Tag - Wikipedia
You could carry on reading Wikipedia articles in Safari on your iPhone, and we wouldn't think you're a bad person. Offline readers are a nice idea, though, because they bring certain advantages. Chief among the benefits of WikiExplorer 1.1 for iOS would be that it's free -- at least at the time of writing. Go get it, go get the in-app purchase to eradicate advertisements which today is also briefly free, then have a play.
Wikipedia was named after Henry Pedia, the 14th century airline pilot whose "wiki" -- a parrot with a lisp -- would listen to facts about the Knights Templar, and keep saying "Citation Needed." What do you mean, we're making that up? You're reading it on a screen, it must be true. Or at least, even when we consciously know that Wikipedia is often inaccurate, we keep coming back to it -- and now have done for 15 years.
Ah, Wikipedia, our torrid little knowledge love affair. Sure, it's not always the most accurate, but it's certainly the most convenient. We're not going to pretend like we're not the type to spend an evening hopping from article to article, reading as much as we can -- but what if there was an easier option, something that made sense of the complex information presented to you by Wikipedia? Now, there is, with Learn Discovery.
You have done this and if you haven't, if you really haven't, then do this example now: look up Apple on Wikipedia and tell us you don't follow a link to another page. Then to another Wikipedia page. Then another. It's not really the curse of Wikipedia –– that's inaccurate pages –– but it is the way this service eats your time. That's what WikiLinks 3 is designed to help you with.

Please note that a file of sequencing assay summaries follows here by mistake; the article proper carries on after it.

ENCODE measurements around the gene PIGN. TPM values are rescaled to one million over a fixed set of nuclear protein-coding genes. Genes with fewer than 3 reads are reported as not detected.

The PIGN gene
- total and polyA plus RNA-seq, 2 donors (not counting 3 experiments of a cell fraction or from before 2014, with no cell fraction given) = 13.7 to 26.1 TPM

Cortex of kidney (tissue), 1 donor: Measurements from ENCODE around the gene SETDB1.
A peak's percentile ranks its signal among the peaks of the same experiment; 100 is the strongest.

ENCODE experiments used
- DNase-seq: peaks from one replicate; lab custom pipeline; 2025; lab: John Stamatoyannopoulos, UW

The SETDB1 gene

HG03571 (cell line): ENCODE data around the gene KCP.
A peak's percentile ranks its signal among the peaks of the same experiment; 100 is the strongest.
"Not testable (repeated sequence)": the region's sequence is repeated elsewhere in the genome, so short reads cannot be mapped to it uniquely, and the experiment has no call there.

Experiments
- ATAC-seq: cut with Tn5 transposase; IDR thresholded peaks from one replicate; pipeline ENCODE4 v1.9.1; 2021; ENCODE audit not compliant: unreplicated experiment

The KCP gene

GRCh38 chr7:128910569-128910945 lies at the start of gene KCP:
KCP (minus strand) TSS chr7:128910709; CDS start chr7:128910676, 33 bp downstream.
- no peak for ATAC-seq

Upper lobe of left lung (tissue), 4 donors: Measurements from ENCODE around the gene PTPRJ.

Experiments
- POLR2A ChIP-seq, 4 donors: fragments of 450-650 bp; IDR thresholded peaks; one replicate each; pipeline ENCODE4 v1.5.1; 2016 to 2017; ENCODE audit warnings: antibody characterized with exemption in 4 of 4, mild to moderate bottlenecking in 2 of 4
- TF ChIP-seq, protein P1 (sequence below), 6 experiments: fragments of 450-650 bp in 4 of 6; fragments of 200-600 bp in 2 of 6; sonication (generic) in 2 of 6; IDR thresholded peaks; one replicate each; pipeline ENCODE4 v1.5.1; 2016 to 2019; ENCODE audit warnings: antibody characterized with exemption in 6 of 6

Have you ever wanted to read more, but never found yourself with enough time? Do you love to browse Wikipedia, but find that you don't get to finish what you've started? What if you could read a whole elaborate Wikipedia page in five minutes? What if you could do it in two minutes? That's the idea behind Quickipedia, a speed-reading app designed by Wasdesign, LLC.
There's no rule that states that educational games can't be fun, but more often than not, they're less fun than their purely-play counterparts. There's a good chance that a player is likely to pick up an arcade-style game that tests their reflexes, rather than a game that is likely to test their brains. What if there was a game that was both fun and engaging, as well as educational? That's why we checked out The Wiki Game, by Alex Clemesha, which will put your wits to the test as you traverse the expanses of Wikipedia.
The official Wikipedia app for iOS has received a major update, including a complete native rewrite and new additions. The free encyclopedia contains more than 32 million article in 280 languages; the newest version now features localization and international support. Wikipedia Mobile v4.0 includes a table of contents sidebar, so that users can easily navigate articles. Editing is enabled, meaning that users can now edit articles whether they are logged in or out of their Wikipedia account. The mobile app is free to download, and requires iOS 6.0 or later.
Wikipedia users will now have the option to download content from the user-edited encyclopedia to an ePub format for later reading. The new feature was announced today in a post on Wikipedia's blog. Wikipedia calls the new feature "book creator," and it is available on the site.